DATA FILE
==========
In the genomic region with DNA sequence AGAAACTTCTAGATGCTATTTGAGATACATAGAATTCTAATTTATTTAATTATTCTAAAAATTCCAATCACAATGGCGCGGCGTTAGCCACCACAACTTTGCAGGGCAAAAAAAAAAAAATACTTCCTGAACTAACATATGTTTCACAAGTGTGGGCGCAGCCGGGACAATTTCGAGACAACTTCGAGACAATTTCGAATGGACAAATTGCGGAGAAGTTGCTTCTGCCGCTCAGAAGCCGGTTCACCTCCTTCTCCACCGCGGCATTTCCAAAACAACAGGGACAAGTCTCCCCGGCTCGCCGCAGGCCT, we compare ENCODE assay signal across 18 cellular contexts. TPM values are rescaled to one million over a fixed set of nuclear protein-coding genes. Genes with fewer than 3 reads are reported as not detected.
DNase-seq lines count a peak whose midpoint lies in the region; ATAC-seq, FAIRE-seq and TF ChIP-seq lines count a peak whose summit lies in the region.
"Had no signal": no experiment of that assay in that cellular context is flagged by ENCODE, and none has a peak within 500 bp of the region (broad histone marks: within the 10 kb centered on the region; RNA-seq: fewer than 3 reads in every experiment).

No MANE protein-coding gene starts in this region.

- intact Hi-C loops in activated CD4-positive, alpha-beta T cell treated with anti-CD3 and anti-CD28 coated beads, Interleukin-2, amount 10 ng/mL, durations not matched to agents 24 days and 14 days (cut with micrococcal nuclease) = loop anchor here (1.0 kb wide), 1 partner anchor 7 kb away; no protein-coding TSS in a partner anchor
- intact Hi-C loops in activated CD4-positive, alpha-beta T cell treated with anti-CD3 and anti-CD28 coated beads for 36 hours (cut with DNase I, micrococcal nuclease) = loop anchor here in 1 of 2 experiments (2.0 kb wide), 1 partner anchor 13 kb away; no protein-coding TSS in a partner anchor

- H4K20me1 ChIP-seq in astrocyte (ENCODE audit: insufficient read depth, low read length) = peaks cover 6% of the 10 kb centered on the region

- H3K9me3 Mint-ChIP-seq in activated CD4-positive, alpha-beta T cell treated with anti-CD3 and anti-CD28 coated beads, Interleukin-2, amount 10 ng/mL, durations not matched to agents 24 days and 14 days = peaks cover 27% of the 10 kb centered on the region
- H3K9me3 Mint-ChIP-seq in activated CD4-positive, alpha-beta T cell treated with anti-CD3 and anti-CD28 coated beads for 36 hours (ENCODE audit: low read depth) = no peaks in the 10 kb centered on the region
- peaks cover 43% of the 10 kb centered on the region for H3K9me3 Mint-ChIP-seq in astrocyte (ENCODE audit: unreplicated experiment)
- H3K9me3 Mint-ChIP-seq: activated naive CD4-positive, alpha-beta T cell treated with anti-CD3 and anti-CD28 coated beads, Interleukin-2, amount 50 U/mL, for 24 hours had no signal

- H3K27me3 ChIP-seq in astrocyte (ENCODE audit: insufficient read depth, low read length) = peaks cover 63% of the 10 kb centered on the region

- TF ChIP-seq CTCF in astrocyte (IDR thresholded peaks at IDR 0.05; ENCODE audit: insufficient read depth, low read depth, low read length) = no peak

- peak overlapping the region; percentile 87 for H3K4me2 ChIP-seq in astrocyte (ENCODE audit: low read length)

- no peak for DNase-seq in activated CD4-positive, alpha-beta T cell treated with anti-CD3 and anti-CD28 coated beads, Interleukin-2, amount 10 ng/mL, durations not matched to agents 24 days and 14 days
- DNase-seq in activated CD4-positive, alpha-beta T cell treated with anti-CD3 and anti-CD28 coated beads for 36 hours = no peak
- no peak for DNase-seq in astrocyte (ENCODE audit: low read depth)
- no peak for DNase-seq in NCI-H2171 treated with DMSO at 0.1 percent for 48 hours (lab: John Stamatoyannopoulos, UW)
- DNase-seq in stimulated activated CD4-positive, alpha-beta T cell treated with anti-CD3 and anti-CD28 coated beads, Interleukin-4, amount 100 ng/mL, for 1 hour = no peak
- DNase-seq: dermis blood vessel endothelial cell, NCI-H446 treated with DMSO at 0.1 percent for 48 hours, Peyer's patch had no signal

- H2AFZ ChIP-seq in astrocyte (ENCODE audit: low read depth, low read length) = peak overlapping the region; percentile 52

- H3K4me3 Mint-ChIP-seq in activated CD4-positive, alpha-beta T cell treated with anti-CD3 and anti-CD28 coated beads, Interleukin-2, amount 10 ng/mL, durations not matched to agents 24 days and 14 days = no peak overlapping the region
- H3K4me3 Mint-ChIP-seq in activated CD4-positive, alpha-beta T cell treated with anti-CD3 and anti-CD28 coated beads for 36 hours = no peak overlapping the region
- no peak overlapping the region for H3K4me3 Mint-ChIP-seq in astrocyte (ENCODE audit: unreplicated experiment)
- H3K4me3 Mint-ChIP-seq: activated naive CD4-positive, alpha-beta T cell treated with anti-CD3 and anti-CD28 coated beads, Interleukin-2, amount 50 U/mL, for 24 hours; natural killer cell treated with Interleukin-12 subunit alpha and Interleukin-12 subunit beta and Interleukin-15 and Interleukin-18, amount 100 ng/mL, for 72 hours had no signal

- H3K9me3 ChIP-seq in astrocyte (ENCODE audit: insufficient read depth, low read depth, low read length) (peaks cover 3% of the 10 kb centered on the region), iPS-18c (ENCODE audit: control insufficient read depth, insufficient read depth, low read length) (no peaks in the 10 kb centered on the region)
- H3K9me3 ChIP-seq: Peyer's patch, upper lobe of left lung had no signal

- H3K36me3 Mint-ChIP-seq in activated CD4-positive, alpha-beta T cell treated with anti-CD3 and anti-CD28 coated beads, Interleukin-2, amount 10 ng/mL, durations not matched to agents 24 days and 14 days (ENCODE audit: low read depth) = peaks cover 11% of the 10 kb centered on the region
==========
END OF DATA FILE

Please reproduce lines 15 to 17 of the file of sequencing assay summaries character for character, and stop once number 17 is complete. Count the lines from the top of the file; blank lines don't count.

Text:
- no peak for DNase-seq in activated CD4-positive, alpha-beta T cell treated with anti-CD3 and anti-CD28 coated beads, Interleukin-2, amount 10 ng/mL, durations not matched to agents 24 days and 14 days
- DNase-seq in activated CD4-positive, alpha-beta T cell treated with anti-CD3 and anti-CD28 coated beads for 36 hours = no peak
- no peak for DNase-seq in astrocyte (ENCODE audit: low read depth)